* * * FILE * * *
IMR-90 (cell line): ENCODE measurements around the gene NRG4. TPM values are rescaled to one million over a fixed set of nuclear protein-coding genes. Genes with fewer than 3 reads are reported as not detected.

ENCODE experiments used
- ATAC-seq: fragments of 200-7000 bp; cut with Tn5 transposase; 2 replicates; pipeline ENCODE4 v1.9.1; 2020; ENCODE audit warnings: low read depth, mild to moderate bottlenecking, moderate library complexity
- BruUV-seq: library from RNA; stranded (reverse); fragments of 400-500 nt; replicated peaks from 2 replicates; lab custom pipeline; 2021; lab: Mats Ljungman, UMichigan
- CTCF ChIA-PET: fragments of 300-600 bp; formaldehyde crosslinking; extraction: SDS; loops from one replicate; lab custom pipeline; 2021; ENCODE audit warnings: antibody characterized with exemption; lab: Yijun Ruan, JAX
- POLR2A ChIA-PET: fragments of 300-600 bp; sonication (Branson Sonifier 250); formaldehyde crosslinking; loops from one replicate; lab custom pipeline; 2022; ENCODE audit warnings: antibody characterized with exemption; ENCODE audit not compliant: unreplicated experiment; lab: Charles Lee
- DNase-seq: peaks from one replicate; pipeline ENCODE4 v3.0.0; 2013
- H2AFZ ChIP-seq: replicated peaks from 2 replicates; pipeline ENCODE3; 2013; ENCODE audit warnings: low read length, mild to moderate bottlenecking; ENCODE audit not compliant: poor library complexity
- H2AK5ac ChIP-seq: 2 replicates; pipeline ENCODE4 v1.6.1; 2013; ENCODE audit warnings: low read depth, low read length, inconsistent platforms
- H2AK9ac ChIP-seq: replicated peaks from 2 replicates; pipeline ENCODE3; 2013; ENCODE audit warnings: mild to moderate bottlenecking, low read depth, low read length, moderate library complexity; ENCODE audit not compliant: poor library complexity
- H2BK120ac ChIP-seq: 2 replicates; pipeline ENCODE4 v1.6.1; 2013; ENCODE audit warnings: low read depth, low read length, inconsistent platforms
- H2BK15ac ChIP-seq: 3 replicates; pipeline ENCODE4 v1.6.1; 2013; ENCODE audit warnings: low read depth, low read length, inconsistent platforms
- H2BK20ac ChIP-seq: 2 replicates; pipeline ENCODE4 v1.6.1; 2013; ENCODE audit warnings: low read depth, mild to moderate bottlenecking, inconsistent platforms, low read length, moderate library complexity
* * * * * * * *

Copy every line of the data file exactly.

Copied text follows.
IMR-90 (cell line): ENCODE measurements around the gene NRG4. TPM values are rescaled to one million over a fixed set of nuclear protein-coding genes. Genes with fewer than 3 reads are reported as not detected.

ENCODE experiments used
- ATAC-seq: fragments of 200-7000 bp; cut with Tn5 transposase; 2 replicates; pipeline ENCODE4 v1.9.1; 2020; ENCODE audit warnings: low read depth, mild to moderate bottlenecking, moderate library complexity
- BruUV-seq: library from RNA; stranded (reverse); fragments of 400-500 nt; replicated peaks from 2 replicates; lab custom pipeline; 2021; lab: Mats Ljungman, UMichigan
- CTCF ChIA-PET: fragments of 300-600 bp; formaldehyde crosslinking; extraction: SDS; loops from one replicate; lab custom pipeline; 2021; ENCODE audit warnings: antibody characterized with exemption; lab: Yijun Ruan, JAX
- POLR2A ChIA-PET: fragments of 300-600 bp; sonication (Branson Sonifier 250); formaldehyde crosslinking; loops from one replicate; lab custom pipeline; 2022; ENCODE audit warnings: antibody characterized with exemption; ENCODE audit not compliant: unreplicated experiment; lab: Charles Lee
- DNase-seq: peaks from one replicate; pipeline ENCODE4 v3.0.0; 2013
- H2AFZ ChIP-seq: replicated peaks from 2 replicates; pipeline ENCODE3; 2013; ENCODE audit warnings: low read length, mild to moderate bottlenecking; ENCODE audit not compliant: poor library complexity
- H2AK5ac ChIP-seq: 2 replicates; pipeline ENCODE4 v1.6.1; 2013; ENCODE audit warnings: low read depth, low read length, inconsistent platforms
- H2AK9ac ChIP-seq: replicated peaks from 2 replicates; pipeline ENCODE3; 2013; ENCODE audit warnings: mild to moderate bottlenecking, low read depth, low read length, moderate library complexity; ENCODE audit not compliant: poor library complexity
- H2BK120ac ChIP-seq: 2 replicates; pipeline ENCODE4 v1.6.1; 2013; ENCODE audit warnings: low read depth, low read length, inconsistent platforms
- H2BK15ac ChIP-seq: 3 replicates; pipeline ENCODE4 v1.6.1; 2013; ENCODE audit warnings: low read depth, low read length, inconsistent platforms
- H2BK20ac ChIP-seq: 2 replicates; pipeline ENCODE4 v1.6.1; 2013; ENCODE audit warnings: low read depth, mild to moderate bottlenecking, inconsistent platforms, low read length, moderate library complexity